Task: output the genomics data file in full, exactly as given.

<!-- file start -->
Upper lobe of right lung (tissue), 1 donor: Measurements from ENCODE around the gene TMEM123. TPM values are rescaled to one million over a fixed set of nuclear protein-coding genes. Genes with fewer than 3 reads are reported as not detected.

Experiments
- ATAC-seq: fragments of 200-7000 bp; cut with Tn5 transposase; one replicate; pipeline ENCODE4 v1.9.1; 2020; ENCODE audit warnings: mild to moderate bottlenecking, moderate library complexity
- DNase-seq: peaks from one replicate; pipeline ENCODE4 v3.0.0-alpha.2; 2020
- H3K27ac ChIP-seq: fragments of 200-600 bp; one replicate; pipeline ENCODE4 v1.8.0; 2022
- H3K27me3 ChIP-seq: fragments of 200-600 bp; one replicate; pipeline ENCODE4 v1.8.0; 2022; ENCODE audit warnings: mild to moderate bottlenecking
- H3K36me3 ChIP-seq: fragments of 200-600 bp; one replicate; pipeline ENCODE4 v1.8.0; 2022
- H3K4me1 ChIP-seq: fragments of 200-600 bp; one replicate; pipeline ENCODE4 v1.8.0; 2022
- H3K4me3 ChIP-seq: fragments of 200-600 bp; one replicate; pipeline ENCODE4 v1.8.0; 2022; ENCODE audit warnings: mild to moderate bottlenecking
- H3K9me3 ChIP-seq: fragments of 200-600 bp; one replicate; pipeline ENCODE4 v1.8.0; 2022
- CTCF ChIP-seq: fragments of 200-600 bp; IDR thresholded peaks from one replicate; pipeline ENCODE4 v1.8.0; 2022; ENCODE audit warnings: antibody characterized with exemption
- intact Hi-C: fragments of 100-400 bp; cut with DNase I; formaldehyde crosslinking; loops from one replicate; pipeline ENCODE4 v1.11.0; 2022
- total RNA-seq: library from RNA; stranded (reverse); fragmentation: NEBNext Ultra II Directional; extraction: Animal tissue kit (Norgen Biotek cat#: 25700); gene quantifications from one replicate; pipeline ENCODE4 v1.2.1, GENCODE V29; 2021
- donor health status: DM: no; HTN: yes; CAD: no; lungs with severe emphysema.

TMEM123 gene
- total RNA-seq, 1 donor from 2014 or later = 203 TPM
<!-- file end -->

Upper lobe of right lung (tissue), 1 donor: Measurements from ENCODE around the gene TMEM123. TPM values are rescaled to one million over a fixed set of nuclear protein-coding genes. Genes with fewer than 3 reads are reported as not detected.

Experiments
- ATAC-seq: fragments of 200-7000 bp; cut with Tn5 transposase; one replicate; pipeline ENCODE4 v1.9.1; 2020; ENCODE audit warnings: mild to moderate bottlenecking, moderate library complexity
- DNase-seq: peaks from one replicate; pipeline ENCODE4 v3.0.0-alpha.2; 2020
- H3K27ac ChIP-seq: fragments of 200-600 bp; one replicate; pipeline ENCODE4 v1.8.0; 2022
- H3K27me3 ChIP-seq: fragments of 200-600 bp; one replicate; pipeline ENCODE4 v1.8.0; 2022; ENCODE audit warnings: mild to moderate bottlenecking
- H3K36me3 ChIP-seq: fragments of 200-600 bp; one replicate; pipeline ENCODE4 v1.8.0; 2022
- H3K4me1 ChIP-seq: fragments of 200-600 bp; one replicate; pipeline ENCODE4 v1.8.0; 2022
- H3K4me3 ChIP-seq: fragments of 200-600 bp; one replicate; pipeline ENCODE4 v1.8.0; 2022; ENCODE audit warnings: mild to moderate bottlenecking
- H3K9me3 ChIP-seq: fragments of 200-600 bp; one replicate; pipeline ENCODE4 v1.8.0; 2022
- CTCF ChIP-seq: fragments of 200-600 bp; IDR thresholded peaks from one replicate; pipeline ENCODE4 v1.8.0; 2022; ENCODE audit warnings: antibody characterized with exemption
- intact Hi-C: fragments of 100-400 bp; cut with DNase I; formaldehyde crosslinking; loops from one replicate; pipeline ENCODE4 v1.11.0; 2022
- total RNA-seq: library from RNA; stranded (reverse); fragmentation: NEBNext Ultra II Directional; extraction: Animal tissue kit (Norgen Biotek cat#: 25700); gene quantifications from one replicate; pipeline ENCODE4 v1.2.1, GENCODE V29; 2021
- donor health status: DM: no; HTN: yes; CAD: no; lungs with severe emphysema.

TMEM123 gene
- total RNA-seq, 1 donor from 2014 or later = 203 TPM